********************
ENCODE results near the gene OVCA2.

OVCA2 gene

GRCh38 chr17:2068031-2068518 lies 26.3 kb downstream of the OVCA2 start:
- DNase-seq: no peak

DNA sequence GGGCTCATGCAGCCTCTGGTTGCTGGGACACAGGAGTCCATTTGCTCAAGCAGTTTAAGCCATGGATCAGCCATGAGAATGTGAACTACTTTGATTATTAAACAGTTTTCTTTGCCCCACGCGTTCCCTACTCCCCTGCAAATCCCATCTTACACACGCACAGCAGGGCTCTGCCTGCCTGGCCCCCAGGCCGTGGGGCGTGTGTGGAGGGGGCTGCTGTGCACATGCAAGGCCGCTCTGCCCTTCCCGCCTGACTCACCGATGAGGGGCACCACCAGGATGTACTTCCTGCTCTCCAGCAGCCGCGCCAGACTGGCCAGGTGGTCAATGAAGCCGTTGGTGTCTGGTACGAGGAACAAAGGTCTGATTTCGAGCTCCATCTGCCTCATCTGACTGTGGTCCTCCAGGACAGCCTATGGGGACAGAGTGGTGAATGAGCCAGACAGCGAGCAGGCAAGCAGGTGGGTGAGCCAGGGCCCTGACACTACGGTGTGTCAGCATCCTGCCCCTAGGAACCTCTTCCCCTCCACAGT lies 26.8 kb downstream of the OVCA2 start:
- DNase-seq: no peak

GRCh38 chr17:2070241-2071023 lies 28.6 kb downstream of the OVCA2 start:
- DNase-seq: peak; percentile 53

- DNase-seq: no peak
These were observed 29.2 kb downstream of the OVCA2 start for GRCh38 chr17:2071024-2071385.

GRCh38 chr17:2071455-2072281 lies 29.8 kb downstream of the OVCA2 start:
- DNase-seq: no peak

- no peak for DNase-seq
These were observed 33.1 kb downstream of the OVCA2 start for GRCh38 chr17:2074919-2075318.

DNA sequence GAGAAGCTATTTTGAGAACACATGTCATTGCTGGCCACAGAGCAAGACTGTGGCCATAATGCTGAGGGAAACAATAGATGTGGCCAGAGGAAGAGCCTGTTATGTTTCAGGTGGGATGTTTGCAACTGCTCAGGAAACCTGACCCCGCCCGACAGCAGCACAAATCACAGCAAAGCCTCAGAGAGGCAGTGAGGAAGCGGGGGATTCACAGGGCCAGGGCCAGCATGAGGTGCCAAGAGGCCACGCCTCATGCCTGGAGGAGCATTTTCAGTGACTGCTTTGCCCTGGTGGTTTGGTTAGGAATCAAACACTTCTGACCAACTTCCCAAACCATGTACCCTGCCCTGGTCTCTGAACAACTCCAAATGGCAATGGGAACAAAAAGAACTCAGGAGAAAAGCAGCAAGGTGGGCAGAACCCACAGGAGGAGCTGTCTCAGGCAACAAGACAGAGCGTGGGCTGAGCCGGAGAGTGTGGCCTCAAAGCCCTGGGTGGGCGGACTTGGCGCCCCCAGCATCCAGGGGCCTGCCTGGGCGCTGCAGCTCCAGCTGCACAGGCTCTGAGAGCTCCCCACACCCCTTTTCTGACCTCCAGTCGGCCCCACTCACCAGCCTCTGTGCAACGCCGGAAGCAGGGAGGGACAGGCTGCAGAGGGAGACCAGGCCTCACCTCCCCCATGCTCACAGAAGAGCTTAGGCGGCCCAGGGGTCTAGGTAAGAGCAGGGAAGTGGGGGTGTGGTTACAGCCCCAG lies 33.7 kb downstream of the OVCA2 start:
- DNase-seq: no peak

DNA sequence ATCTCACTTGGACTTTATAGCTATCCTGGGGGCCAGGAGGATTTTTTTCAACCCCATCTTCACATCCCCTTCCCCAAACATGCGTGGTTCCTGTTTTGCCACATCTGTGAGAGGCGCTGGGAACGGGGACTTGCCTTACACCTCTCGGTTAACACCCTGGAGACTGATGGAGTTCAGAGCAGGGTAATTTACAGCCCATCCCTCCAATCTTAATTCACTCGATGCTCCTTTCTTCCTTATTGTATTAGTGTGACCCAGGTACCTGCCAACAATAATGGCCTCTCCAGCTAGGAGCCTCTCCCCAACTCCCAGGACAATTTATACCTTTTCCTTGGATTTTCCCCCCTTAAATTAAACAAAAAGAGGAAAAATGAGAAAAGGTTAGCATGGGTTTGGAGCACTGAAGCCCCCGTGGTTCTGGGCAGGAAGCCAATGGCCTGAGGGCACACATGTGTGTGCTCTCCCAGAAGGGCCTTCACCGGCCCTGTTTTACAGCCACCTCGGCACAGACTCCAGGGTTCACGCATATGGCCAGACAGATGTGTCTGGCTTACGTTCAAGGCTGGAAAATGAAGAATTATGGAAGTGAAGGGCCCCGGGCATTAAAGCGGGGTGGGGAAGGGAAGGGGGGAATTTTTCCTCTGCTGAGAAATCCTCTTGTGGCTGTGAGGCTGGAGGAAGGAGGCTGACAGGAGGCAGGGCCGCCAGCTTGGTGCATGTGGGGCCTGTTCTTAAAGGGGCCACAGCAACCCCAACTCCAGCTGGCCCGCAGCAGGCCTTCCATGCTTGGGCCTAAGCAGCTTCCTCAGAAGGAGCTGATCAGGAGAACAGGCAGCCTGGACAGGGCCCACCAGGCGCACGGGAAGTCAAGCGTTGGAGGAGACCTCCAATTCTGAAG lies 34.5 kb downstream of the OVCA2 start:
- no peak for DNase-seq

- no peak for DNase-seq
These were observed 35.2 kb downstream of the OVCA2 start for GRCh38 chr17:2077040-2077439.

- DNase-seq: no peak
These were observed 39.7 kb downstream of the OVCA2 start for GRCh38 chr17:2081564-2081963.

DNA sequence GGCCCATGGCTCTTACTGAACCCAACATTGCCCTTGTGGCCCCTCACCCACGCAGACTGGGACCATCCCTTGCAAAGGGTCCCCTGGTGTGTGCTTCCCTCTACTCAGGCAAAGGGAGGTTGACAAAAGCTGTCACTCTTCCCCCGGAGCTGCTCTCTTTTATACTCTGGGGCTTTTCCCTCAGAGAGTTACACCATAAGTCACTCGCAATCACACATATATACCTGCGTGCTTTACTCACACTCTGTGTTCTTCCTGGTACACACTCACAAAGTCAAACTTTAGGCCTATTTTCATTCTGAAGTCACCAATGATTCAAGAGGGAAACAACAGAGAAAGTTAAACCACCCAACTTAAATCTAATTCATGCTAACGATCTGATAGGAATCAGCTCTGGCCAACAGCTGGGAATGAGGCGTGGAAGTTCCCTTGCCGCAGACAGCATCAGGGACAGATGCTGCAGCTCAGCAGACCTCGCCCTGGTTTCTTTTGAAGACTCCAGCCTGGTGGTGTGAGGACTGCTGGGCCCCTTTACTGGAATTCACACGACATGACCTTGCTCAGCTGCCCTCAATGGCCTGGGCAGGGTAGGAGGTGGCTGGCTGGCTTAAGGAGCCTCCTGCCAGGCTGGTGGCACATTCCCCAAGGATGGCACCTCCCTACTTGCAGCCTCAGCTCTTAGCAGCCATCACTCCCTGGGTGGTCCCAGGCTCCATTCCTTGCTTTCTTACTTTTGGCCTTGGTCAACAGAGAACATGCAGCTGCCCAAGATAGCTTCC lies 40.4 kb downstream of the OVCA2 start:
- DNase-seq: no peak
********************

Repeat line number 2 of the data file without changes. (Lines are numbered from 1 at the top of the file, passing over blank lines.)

OVCA2 gene